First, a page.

Why I prefer Obsidian for taking notes

I started using Google Notebook around 2008. Once I received a notice that it will shut down, I switched to Evernote around 2012. Unlike Google, note-taking is the central business of Evernote, I thought I would be fine. I was wrong. Evernote became terrible over time. Then I heard about a service called Notion. I deliberated and decided to wait out. Turns out a new cool kid on the block showed up soon enough. It was called Roam Research. They had such an enthusiastic fan following that they decided not to even have a freemium model. I was tired of moving notes from one proprietary system to another. And decided not to use either Notion or Roam research.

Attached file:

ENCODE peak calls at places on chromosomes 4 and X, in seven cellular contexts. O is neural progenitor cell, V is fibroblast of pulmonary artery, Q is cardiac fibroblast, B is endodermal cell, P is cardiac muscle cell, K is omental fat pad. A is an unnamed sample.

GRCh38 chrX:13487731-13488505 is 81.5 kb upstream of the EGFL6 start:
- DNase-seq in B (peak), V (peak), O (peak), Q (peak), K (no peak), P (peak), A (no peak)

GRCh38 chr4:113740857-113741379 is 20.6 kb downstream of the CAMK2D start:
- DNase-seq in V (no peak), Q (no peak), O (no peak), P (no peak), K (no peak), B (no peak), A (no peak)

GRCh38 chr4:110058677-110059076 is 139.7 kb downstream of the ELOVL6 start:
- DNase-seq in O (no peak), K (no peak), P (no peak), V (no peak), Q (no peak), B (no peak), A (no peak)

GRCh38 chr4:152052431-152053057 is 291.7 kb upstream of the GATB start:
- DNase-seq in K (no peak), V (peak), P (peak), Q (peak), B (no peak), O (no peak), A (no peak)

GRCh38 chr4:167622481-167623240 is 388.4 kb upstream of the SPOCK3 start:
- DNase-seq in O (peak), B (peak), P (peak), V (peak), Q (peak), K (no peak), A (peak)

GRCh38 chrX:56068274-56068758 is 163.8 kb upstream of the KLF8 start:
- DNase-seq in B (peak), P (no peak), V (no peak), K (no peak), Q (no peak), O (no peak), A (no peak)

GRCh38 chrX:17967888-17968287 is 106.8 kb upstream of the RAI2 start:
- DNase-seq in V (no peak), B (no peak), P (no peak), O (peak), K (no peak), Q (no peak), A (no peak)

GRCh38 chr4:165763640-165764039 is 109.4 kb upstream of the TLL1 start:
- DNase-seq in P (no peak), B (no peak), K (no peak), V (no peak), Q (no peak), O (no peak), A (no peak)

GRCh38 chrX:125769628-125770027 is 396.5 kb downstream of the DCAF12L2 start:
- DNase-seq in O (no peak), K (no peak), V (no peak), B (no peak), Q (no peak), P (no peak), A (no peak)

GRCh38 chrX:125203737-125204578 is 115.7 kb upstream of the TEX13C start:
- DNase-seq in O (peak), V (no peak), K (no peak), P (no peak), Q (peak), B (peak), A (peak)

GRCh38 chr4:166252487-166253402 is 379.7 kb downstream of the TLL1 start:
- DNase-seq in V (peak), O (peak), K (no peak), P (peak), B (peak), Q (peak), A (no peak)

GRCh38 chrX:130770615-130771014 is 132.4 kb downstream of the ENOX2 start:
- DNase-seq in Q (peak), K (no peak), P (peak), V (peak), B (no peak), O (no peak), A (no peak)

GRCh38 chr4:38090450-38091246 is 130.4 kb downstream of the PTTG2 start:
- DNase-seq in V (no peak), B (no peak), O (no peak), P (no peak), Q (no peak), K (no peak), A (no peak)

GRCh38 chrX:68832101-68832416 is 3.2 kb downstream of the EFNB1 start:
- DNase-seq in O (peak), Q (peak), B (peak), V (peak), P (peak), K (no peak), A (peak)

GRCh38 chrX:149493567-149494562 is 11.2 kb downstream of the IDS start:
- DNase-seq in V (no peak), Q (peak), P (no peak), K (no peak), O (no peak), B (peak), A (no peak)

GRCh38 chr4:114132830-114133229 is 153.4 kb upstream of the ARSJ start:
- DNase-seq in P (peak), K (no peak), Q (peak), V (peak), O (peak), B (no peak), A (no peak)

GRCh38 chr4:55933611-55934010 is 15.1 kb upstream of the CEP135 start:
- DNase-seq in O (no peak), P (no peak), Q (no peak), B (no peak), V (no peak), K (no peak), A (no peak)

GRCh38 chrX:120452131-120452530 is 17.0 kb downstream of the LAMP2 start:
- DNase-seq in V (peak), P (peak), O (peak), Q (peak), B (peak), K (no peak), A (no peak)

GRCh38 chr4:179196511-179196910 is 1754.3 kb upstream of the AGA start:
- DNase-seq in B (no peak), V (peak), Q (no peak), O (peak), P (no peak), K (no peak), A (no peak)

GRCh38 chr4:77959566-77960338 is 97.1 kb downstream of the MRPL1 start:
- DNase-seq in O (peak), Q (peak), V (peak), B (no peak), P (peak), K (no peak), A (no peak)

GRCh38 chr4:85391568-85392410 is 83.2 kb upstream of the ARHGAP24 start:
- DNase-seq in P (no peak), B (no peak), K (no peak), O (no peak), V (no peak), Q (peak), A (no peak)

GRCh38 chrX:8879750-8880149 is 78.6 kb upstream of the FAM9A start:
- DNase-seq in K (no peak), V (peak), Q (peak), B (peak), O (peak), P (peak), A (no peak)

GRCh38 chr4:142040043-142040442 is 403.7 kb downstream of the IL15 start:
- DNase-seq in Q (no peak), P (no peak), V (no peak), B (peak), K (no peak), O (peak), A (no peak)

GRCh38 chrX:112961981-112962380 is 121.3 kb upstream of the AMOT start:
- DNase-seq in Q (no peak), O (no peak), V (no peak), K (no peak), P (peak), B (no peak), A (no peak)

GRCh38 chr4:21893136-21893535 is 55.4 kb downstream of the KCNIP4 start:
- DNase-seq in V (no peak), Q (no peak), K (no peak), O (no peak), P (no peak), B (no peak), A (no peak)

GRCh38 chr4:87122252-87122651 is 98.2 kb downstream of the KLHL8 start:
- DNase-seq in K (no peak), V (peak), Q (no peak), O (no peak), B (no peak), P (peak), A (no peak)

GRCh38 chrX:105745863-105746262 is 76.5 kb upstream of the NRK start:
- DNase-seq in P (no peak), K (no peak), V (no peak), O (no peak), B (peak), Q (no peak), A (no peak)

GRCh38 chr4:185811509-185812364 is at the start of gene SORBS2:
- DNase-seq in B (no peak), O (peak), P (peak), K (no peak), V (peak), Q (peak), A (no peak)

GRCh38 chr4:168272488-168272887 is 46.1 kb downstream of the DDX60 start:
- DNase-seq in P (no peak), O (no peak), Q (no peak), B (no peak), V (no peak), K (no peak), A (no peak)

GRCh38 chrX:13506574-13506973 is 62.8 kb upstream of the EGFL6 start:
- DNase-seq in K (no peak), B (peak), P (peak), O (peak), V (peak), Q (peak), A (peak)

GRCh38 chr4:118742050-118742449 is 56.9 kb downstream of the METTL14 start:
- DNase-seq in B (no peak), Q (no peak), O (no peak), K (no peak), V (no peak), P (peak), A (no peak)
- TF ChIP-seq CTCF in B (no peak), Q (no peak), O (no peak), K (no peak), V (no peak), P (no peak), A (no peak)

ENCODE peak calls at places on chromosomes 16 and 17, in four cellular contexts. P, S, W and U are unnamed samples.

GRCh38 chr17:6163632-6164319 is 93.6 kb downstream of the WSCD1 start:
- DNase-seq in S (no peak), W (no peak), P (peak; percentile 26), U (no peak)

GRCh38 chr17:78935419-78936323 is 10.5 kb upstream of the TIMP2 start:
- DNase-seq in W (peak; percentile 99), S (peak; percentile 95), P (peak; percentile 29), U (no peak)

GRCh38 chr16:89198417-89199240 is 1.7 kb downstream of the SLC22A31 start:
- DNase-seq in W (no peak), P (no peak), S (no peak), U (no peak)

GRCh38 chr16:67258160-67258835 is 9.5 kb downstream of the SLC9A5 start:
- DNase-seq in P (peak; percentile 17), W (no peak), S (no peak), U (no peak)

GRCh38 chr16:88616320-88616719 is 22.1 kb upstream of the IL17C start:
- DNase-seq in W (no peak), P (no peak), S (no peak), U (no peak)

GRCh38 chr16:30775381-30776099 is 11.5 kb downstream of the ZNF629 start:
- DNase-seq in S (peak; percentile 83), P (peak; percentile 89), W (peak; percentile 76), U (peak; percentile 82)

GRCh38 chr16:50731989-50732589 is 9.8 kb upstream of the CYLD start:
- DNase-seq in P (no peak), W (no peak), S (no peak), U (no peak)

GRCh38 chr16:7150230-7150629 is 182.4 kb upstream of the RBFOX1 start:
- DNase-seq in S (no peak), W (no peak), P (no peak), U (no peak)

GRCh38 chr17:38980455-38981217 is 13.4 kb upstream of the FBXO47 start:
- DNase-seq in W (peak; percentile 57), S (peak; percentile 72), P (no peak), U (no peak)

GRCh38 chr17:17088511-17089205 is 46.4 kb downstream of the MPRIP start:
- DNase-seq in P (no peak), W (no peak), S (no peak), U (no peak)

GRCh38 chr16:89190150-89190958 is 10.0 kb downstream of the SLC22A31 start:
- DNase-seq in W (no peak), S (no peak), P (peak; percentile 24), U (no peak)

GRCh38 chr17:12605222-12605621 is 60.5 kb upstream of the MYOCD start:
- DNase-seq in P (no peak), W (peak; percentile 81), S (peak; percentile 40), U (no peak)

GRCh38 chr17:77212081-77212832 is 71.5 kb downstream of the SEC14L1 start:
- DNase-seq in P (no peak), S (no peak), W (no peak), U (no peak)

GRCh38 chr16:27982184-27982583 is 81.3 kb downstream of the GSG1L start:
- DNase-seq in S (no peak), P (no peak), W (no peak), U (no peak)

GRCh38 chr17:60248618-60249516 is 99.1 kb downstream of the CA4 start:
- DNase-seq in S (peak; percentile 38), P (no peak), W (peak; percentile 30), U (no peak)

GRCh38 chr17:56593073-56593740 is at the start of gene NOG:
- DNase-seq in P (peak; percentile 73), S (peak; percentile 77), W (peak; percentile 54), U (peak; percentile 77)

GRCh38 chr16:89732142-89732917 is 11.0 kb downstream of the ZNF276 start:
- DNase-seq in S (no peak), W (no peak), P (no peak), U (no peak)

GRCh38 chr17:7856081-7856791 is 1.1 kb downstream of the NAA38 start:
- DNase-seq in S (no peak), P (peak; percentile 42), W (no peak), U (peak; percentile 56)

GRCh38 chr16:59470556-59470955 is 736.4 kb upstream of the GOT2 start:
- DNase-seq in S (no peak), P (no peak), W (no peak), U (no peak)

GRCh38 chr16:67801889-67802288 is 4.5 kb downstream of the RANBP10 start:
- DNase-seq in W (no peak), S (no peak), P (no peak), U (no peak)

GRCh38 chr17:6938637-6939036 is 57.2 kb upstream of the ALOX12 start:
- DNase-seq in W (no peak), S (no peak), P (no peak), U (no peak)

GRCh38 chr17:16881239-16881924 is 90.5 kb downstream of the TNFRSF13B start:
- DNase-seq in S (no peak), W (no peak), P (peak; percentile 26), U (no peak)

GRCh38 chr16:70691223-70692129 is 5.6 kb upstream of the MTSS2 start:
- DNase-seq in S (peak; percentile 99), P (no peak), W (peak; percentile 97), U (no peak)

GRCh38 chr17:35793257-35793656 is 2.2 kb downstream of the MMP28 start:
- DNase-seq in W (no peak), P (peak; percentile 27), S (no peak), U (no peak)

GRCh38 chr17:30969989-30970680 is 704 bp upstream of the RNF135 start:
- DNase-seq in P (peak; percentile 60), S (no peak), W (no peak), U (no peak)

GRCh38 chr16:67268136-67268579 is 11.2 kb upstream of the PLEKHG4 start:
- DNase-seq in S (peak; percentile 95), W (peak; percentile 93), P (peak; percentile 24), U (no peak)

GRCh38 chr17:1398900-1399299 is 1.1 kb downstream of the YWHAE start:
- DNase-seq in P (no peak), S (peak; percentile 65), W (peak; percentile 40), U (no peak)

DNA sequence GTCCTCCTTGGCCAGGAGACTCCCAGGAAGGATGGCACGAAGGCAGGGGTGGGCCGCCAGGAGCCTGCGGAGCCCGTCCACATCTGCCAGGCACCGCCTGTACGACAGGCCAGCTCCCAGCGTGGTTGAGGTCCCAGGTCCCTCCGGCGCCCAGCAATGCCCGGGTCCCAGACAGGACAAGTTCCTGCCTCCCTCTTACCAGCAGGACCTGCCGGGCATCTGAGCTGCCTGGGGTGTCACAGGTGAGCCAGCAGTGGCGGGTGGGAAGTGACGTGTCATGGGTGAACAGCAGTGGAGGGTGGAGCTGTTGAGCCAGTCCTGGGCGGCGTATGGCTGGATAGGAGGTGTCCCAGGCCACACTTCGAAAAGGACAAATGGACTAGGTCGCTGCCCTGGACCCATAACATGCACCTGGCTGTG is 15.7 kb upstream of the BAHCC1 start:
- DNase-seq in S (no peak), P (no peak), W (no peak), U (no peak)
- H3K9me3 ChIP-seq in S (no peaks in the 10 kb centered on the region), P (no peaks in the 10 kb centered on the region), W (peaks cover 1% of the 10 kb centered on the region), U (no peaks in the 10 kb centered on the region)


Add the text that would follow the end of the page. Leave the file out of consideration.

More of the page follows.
Finally, in 2020, I came across Obsidian and decided to make the move. Obsidian is a simple Markdown-based note-taking application. The best thing is that it does not store your notes. You can store your notes on your favorite cloud provider. And if Obsidian ever shuts down, your notes are not only readable in a plain-text editor, but also can be modified/viewed by a gazillion other Markdown editors. Obsidian isn’t as fancy as Notion with dynamic views or anything like that. But it gets the job done. And I can be certain that my notes will be accessible for decades to come.

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